Recently, after a series of trials at farmer’s field of districts of Sialkot, Sheikhupura and Faisalabad, researchers at the Department of Crop Physiology, University of Agriculture, Faisalabad, have successfully established an improved method of nursery raising by using primed seeds instead of pre-germinated seeds as in case of traditional method of nursery raising. The seed priming techniques like osmo-hardening with CaCl2, followed by hardening and osmo-hardening KCl are found the most effective and promising seed priming techniques in both coarse and fine rice varieties for raising healthy and vigorous nursery seedlings growth.

These seed priming techniques not only improve nursery seedlings and performance of improved nursery seedlings, increased growth, yield and quality of transplanted rice production system are also reported. Rapid and more uniform germination and seedling growth, younger seedlings are able to be transplanted after 25-30 days which result in higher tilling that ultimately lead to improved kernel yield of the transplanted rice.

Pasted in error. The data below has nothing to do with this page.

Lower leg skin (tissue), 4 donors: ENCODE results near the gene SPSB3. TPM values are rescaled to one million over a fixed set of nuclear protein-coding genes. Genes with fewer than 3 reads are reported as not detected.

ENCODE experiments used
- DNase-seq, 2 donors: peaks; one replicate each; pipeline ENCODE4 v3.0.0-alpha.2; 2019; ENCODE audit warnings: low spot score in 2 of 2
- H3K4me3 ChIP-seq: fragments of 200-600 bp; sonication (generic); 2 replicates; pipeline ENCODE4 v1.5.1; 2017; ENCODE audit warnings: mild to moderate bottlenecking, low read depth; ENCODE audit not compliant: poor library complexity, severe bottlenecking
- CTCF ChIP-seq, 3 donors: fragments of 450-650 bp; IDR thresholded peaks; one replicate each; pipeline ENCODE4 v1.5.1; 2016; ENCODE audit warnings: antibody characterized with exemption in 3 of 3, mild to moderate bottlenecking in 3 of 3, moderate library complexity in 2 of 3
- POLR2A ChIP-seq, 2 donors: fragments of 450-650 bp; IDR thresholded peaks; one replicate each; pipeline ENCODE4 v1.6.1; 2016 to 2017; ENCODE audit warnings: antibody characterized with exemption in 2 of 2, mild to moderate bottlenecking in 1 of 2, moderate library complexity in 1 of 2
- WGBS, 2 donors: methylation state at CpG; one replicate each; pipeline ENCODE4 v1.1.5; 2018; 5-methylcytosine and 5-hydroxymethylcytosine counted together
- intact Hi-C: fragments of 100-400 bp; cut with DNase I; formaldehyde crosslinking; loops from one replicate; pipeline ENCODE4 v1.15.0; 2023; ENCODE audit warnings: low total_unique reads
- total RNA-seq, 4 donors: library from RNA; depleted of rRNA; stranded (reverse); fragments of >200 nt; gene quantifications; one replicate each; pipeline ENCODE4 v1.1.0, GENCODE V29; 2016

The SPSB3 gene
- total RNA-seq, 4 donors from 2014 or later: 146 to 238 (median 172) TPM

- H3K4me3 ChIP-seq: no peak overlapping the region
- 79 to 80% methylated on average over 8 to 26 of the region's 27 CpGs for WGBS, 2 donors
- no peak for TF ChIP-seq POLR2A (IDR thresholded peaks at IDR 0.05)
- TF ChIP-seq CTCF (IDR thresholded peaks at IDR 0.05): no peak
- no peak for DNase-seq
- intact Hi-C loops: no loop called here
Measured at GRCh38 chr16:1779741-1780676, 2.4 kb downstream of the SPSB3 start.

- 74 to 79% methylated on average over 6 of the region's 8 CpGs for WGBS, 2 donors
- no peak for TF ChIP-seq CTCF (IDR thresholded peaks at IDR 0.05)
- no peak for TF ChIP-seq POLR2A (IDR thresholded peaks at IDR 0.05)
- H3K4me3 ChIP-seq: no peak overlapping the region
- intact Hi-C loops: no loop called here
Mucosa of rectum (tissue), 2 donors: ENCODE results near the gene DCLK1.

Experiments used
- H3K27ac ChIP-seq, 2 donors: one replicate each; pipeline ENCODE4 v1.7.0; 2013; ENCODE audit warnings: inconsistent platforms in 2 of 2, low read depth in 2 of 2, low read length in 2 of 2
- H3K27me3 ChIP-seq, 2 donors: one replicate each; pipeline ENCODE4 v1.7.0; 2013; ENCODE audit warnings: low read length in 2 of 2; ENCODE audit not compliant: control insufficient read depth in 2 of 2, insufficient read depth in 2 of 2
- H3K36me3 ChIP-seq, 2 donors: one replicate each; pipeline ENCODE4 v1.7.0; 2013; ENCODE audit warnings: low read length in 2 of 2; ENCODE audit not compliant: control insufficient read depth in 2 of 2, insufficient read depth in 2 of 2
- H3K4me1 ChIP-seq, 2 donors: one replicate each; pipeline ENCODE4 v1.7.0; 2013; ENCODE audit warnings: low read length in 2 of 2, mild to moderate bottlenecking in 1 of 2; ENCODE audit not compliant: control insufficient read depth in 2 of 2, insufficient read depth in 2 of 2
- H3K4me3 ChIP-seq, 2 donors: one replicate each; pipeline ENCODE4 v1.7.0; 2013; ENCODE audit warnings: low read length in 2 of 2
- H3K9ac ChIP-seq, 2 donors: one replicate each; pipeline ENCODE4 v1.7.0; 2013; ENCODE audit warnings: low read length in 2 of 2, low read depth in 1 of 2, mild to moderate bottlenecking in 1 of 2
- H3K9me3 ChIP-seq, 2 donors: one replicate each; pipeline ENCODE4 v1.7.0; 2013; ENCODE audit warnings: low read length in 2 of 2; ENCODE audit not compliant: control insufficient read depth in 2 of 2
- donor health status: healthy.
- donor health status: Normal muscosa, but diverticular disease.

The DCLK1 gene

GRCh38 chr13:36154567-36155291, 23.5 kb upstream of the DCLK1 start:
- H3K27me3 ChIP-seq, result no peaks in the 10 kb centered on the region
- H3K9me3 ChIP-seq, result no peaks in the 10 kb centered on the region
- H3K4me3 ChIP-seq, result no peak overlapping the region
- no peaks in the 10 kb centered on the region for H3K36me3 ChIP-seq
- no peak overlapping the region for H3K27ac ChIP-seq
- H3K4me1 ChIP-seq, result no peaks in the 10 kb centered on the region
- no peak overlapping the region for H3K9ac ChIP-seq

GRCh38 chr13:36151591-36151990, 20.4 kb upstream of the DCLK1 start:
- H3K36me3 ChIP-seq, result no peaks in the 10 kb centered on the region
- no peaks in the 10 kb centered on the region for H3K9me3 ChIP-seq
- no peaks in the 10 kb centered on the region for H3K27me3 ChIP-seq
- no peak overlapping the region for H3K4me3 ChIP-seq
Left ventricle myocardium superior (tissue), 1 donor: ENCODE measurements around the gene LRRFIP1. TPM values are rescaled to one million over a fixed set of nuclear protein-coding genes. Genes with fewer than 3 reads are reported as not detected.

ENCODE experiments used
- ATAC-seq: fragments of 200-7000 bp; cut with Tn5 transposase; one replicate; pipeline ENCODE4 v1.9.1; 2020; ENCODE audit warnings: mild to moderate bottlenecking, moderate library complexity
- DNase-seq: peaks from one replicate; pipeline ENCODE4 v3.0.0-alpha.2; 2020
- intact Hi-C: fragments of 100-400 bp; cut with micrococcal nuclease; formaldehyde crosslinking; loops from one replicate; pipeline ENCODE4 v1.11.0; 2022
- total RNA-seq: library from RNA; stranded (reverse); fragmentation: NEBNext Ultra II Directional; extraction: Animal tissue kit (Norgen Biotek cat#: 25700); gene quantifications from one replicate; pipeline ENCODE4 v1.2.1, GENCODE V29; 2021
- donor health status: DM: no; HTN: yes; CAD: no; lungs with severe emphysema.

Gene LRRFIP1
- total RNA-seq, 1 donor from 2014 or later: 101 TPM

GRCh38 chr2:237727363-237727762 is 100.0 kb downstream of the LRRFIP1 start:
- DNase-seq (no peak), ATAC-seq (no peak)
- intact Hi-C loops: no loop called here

Transplanted rice raised by improved nursery method is also resistant to lodging due to natural calamities such as windstorm having healthy and vigorous seedling growth of main culms and secondary branches and deeper, more vigorous and fibrous root system development.

It should always be kept in mind that it is really very easy to raise healthy seedlings by primed seeds if one is prepared to take enough time to do the job properly. Success in raising healthy rice seedlings depends mainly on the constant supervision and proper management.

Courtesy:  The Dawn